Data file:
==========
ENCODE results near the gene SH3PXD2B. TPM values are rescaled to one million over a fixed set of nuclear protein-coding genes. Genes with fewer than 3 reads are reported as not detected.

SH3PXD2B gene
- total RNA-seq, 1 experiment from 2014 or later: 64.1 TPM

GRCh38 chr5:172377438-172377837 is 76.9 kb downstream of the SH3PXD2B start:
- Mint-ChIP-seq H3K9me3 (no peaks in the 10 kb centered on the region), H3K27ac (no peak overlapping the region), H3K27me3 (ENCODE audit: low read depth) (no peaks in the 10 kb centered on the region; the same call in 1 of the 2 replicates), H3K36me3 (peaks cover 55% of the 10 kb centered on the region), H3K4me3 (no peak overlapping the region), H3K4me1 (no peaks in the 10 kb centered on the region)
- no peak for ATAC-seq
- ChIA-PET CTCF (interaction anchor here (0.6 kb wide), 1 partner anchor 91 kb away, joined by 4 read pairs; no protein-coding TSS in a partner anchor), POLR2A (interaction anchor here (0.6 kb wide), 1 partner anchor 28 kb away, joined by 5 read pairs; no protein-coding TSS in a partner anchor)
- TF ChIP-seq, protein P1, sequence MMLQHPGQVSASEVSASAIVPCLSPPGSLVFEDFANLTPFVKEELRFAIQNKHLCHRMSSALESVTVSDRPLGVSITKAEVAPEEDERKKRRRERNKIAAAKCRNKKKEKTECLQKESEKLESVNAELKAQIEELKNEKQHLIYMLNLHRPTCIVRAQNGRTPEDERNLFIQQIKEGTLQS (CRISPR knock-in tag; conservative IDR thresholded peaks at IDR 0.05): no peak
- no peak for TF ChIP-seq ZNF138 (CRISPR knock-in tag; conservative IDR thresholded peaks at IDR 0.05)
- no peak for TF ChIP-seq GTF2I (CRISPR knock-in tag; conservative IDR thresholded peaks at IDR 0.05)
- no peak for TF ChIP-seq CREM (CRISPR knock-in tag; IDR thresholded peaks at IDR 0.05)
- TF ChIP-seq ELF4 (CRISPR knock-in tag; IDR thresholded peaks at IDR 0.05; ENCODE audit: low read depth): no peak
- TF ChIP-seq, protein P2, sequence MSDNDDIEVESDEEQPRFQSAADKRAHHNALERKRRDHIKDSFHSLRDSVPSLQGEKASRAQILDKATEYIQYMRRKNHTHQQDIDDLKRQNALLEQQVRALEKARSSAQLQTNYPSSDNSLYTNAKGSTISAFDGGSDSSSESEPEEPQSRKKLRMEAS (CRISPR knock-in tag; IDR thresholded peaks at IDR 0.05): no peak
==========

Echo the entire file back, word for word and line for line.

ENCODE results near the gene SH3PXD2B. TPM values are rescaled to one million over a fixed set of nuclear protein-coding genes. Genes with fewer than 3 reads are reported as not detected.

SH3PXD2B gene
- total RNA-seq, 1 experiment from 2014 or later: 64.1 TPM

GRCh38 chr5:172377438-172377837 is 76.9 kb downstream of the SH3PXD2B start:
- Mint-ChIP-seq H3K9me3 (no peaks in the 10 kb centered on the region), H3K27ac (no peak overlapping the region), H3K27me3 (ENCODE audit: low read depth) (no peaks in the 10 kb centered on the region; the same call in 1 of the 2 replicates), H3K36me3 (peaks cover 55% of the 10 kb centered on the region), H3K4me3 (no peak overlapping the region), H3K4me1 (no peaks in the 10 kb centered on the region)
- no peak for ATAC-seq
- ChIA-PET CTCF (interaction anchor here (0.6 kb wide), 1 partner anchor 91 kb away, joined by 4 read pairs; no protein-coding TSS in a partner anchor), POLR2A (interaction anchor here (0.6 kb wide), 1 partner anchor 28 kb away, joined by 5 read pairs; no protein-coding TSS in a partner anchor)
- TF ChIP-seq, protein P1, sequence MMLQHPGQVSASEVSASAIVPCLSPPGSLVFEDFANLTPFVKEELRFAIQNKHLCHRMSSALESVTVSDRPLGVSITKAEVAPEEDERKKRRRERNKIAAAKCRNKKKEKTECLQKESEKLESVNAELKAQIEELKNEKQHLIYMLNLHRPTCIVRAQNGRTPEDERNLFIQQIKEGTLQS (CRISPR knock-in tag; conservative IDR thresholded peaks at IDR 0.05): no peak
- no peak for TF ChIP-seq ZNF138 (CRISPR knock-in tag; conservative IDR thresholded peaks at IDR 0.05)
- no peak for TF ChIP-seq GTF2I (CRISPR knock-in tag; conservative IDR thresholded peaks at IDR 0.05)
- no peak for TF ChIP-seq CREM (CRISPR knock-in tag; IDR thresholded peaks at IDR 0.05)
- TF ChIP-seq ELF4 (CRISPR knock-in tag; IDR thresholded peaks at IDR 0.05; ENCODE audit: low read depth): no peak
- TF ChIP-seq, protein P2, sequence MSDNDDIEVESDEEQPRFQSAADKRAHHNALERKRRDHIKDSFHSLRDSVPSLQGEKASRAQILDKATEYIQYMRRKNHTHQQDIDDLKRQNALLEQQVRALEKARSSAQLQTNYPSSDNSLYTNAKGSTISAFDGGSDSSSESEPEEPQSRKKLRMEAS (CRISPR knock-in tag; IDR thresholded peaks at IDR 0.05): no peak